views updated May 21 2018

Predestination. The theological view that God foreknows and predetermines the outcome of all things, including an individual's life and eternal destiny; predestination is sometimes used of foreknowledge alone; and in Christianity it may apply to salvation alone or to condemnation as well (single and double predestination). Predestination is usually discussed in relation to the fierce and unending controversies in Christianity, but the term is also applied to similar doctrines in other religions, especially to qadar in Islam, but also to kāla, karma, daiva, and astrology in Hinduism, and to the (heavenly) mandate (ming) in China. The Christian doctrine became associated particularly with Augustine, who held that humans are so subverted by sin that they do not have the capacity even to seek for salvation, let alone find it: he thus doubted the ability of humans to produce works of worth in the sight of God. If any are saved, it can only be because the sovereign will of God so decrees it—although even so, it remains the case that all are still justly condemned. Pelagius, in contrast, held that humans had the freedom to choose or deny God (semi-Pelagians held that God's grace was a necessary initiative, but that works had status thereafter), but Augustine maintained that the will is enslaved to sin, that grace is needed to make the choice for God, and that this grace is given to those whom God has predestined to receive it. To say less than this is to limit the omniscience and omnipotence of God. However, the Augustinian position, while it gave adequate emphasis to the grace of God, raised problems about the responsibility of humans in their decisions, and about the justice and severity of God in predestining so many to damnation—the doctrine of reprobation. The Reformers led to a renewed stress on the Augustinian position, that since the will is wholly enslaved (as Luther held against Erasmus), even the assent of faith which admits to the community of the elect must be enabled by the grace of God, wholly and completely unearned and unmerited. But if the gift is entirely gracious, it can of course lie within God's predestined intention. Melanchthon attempted to rescue a place for the worth and validity of the human will, in the so-called ‘Synergistic’ (‘working together with’) controversy; and in Calvinism, which held strongly to predestination, comparable controversies broke out (and continue) over the scope of what God willed (and foresaw) in relation to the Fall. The argument was between those who were later called sublapsarians (or infralapsarians) and supralapsarians: did God always know, when he created, that some would be saved and some not, so that he allowed the Fall (lapsus) in order to bring this about (as the supralapsarians held); or (since, as the sublapsarians held, this seemed to make God the author of sin), did he create with a foreknowledge of the possibility of the fall, and, when it happened, then elect some to salvation, leaving the rest in a condition of enmity (but that seemed to suggest a lack of control on the part of God, and also that Christ's atonement had reference only to a few)? The Synod of Dort (1618–19) upheld the sublapsarians, whose position is expressed in the Westminster Confession (1647). Various attempts (see e.g. ARMINIUS; SUAREZ for Congruism) were made to ameliorate the most severe forms of the doctrine, attributing, as it seems to do, a character to God which would be prosecuted if exhibited by a human father to his children. More recently, therefore, Barth shifted the emphasis by taking Paul's argument to be pointing to the absolute centrality of Christ as the one who experienced in himself both election and reprobation for the sake of all humanity.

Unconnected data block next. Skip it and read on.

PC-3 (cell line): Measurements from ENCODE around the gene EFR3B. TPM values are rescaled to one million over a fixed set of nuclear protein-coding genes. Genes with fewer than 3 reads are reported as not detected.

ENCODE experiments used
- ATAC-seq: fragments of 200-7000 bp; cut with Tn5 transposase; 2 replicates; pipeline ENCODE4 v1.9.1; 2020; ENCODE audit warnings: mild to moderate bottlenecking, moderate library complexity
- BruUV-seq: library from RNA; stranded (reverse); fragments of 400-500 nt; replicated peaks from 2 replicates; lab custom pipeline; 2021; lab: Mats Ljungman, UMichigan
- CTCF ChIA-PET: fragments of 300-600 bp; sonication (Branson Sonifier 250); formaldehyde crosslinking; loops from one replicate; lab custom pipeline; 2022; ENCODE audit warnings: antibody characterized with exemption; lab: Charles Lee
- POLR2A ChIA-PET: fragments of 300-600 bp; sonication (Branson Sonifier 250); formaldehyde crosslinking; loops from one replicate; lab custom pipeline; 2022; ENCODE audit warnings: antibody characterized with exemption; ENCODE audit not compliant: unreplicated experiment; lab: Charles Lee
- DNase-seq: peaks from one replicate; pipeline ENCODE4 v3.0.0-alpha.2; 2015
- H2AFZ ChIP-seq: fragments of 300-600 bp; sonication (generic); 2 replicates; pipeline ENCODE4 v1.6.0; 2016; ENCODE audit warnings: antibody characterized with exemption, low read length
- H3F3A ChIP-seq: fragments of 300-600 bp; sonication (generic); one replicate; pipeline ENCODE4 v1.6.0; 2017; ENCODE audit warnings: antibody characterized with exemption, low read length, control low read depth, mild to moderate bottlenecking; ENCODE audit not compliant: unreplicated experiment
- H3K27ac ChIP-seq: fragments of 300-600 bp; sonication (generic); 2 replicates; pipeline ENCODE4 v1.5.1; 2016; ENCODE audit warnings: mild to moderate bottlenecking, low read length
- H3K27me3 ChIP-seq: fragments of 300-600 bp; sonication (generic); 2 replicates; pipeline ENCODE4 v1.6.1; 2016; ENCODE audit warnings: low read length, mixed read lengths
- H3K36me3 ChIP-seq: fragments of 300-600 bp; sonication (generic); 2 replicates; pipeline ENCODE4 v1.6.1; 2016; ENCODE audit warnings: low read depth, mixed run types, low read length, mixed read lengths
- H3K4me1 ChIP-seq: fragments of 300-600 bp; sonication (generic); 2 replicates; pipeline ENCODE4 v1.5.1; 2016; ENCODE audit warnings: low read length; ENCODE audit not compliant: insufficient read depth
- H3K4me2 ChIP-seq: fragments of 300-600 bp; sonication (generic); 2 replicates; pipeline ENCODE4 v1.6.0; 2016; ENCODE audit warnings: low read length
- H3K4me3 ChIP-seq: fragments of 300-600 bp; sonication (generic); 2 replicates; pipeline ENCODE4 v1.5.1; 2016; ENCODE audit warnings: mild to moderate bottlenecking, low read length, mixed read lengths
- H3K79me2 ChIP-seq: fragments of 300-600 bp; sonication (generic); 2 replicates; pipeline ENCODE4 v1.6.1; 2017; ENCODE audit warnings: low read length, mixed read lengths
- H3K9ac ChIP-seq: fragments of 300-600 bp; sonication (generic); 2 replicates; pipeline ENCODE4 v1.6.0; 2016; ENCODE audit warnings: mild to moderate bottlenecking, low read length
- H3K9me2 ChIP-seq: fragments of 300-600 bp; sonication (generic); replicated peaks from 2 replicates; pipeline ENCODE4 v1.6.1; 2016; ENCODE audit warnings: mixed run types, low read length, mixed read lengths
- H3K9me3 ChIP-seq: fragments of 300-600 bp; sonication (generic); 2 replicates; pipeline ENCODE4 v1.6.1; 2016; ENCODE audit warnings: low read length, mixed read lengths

views updated May 09 2018

predestination Christian doctrine that a person's ultimate spiritual salvation or condemnation by God has been ordained in advance. According to this doctrine, people are at birth committed to the events of life, and their fate at death is already mapped out for them. As possible solutions to the problem of how this doctrine affects free will, three propositions have been put forward: the first is to refute the doctrine altogether (Pelagianism); the second is to state that God never intended to save everybody (Predestinarianism); and the third is to qualify the premise by seeing God's prevision as conditional and subject to possible revision depending on the will and spirituality of the individual. This last position is the solution to which most Christians adhere. The concept of predestination is also found in Islam. See also Pelagius


views updated May 18 2018

predestination XIV. — ecclL. prædestinātiō, -ōn-, f. prædestināre appoint beforehand, f. præ- PRE- + destināre DESTINE. The L. vb. is also the ult. source of predestine vb. XIV and predestinate pp. (XIV) and pt. (XV), the latter form being used as present tense from XVI; see -ATE2.


views updated May 23 2018

pre·des·ti·na·tion / prēˌdestəˈnāshən/ • n. (as a doctrine in Christian theology) the divine foreordaining of all that will happen, esp. with regard to the salvation of some and not others. It has been particularly associated with the teachings of St. Augustine of Hippo and of Calvin.


views updated May 14 2018

predestination (as a doctrine in Christian theology) the divine foreordaining of all that will happen, especially with regard to the salvation of some and not others. It has been particularly associated with the teachings of St Augustine of Hippo and of Calvin.